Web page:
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15 Great Rock Songs Famously Inspired by Movies

14 September 2016 | Features, Other Lists | by Eric Gilliland

rock-songs-inspired-by-movies

Writers, actors, directors are all inspired by a myriad of different sources, but movies influence culture as well. All fifteen of these songs originated or were inspired by a film. Some are more direct than others in revealing their influence, while others drew upon the style or state of mind a certain film.

 

15. “Valley of the Dolls” by Marina and the Diamonds (Inspired by Valley of the Dolls)

Valley-of-the-Dolls

Hollywood’s adaptation of the Jacqueline Susanne novel about movie starlets, backstage drama, and drug abuse remains a camp classic. Beneath the self aware artificiality of the dialogue and the acting lies a nascent feminist message on the treatment of women in show business, which may account for the hostile reaction the film received from male critics. Valley of the Dolls reveals a business using women for their looks only to cast them aside when someone younger comes along.

Welsh singer-songwriter Marina and the Diamonds song of the same title speaks to themes of the film with dreamy 60s melodies interspersed with dark lyrics, “In the valley of the dolls we sleep, got a hole inside of me, living with identities that do not belong to me.” An excellent modern take on a film worthy of reevaluation.

 

14. “Fidelity” by Regina Spektor (Inspired by High Fidelity)

high fidelity

John Cusack’s character in High Fidelity remarked how music fanatics are so into their music real life often fails to measure up. The Regina Spektor song of the same title plays off that idea, Spektor realizes the imaginary lover in the songs she listens to may never measure up in real life, “I got lost in the sounds I hear in my mind” and it breaks her heart.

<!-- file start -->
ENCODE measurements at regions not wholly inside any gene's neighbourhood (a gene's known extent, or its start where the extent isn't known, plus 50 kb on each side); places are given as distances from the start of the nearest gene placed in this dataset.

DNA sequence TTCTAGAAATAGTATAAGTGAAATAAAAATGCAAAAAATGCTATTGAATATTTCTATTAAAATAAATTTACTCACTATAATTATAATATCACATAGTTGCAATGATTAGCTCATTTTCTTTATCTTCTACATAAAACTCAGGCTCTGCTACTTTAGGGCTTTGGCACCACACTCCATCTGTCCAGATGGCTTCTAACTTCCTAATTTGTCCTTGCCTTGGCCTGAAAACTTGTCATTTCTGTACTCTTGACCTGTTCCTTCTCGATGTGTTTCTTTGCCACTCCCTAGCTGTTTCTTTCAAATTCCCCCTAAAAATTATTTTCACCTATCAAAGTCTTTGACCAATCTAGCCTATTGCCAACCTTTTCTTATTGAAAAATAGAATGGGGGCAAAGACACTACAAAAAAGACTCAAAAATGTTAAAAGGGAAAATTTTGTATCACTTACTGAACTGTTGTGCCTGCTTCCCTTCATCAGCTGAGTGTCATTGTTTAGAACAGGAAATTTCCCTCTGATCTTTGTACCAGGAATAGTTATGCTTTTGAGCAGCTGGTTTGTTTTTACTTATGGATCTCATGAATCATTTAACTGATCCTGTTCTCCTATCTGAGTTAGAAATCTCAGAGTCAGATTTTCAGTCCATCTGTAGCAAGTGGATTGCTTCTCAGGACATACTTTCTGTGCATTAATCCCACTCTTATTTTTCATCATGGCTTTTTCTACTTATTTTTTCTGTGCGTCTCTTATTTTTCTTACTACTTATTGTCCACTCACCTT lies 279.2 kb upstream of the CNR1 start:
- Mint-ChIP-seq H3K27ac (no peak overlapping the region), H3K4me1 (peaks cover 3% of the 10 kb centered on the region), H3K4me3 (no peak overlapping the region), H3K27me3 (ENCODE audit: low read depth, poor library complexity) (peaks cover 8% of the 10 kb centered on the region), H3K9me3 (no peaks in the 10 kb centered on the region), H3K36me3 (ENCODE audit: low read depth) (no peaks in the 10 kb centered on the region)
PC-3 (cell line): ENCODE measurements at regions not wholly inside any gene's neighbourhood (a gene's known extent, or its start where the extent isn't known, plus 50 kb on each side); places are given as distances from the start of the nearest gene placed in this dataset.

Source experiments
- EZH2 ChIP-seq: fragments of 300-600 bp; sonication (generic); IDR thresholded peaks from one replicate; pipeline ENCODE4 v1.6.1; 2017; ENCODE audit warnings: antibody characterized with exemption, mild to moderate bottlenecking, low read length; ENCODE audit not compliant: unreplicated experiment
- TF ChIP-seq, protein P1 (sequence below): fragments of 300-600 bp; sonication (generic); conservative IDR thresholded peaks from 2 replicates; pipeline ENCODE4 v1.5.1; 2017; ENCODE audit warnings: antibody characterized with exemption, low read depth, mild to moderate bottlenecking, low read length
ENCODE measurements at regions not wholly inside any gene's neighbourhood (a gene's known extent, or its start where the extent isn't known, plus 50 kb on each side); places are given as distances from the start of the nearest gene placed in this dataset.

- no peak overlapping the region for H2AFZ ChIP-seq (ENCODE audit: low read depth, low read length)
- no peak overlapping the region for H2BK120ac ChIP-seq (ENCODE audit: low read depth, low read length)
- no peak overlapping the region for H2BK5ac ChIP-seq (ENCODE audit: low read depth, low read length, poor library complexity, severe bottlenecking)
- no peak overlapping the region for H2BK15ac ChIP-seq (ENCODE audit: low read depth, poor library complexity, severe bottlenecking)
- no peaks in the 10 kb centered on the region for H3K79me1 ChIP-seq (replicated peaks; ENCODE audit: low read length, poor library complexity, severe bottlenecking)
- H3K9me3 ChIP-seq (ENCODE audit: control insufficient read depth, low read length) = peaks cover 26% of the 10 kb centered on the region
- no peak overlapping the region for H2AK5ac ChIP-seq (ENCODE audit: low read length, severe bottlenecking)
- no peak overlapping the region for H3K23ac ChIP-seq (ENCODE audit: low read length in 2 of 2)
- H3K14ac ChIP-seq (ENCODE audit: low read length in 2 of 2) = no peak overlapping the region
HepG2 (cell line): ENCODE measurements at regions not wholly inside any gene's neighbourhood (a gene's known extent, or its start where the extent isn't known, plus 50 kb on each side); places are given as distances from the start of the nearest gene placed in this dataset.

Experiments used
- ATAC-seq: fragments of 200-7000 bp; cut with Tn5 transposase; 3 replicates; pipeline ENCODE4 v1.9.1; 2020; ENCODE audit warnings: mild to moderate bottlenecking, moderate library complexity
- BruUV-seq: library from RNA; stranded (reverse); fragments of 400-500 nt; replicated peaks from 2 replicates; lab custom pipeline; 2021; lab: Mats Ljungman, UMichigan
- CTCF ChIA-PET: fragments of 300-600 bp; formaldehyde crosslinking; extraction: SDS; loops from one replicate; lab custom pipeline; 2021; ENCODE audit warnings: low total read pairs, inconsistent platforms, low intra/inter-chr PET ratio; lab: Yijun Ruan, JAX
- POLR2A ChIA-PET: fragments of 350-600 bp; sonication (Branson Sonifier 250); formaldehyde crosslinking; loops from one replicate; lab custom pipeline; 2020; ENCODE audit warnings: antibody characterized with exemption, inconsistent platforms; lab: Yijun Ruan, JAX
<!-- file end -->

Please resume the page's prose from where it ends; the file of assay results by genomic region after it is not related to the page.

The music obsessed characters in High Fidelity who speak in their own language of pop culture references must reconcile themselves with living in the real world. There’s a song for every moment and reference point, but one still has to live. Pop music can reinforce fantasy, yet can also make life more tolerable.

 

13. “Jocko Homo” by Devo (Inspired by Island of Lost Souls)

Island of Lost Souls (1932)

Akron based Devo took inspiration from the pre-code classic Island of Lost Souls, the best adaptation ever made of the H.G. Wells novel The Island of Dr. Moreau. The story’s about a mad scientist conducting genetic experiments between humans and animals, creating a tormented species of hybrids. Eventually they turn on their creator as they repeat the line, “Are we not men?” Members of Devo caught the film on late night TV and saw parallels with their downtrodden hometown of Akron.

The economic malaise of 1970s Akron with closing factories and skyrocketing unemployment, the film mirrored their reality of rustbelt despair. Devo, blending performance art with anti-pop music, embraced their post-industrial identities by wearing radiation suits and forsaking their humanity by regressing to robotic behavior. The chorus repeats, “Are we not men? We are Devo! Are we not men? We are Devo!”

 

12. “Chain Saw” by The Ramones (Inspired by Texas Chainsaw Massacre)

the texas chainsaw massacre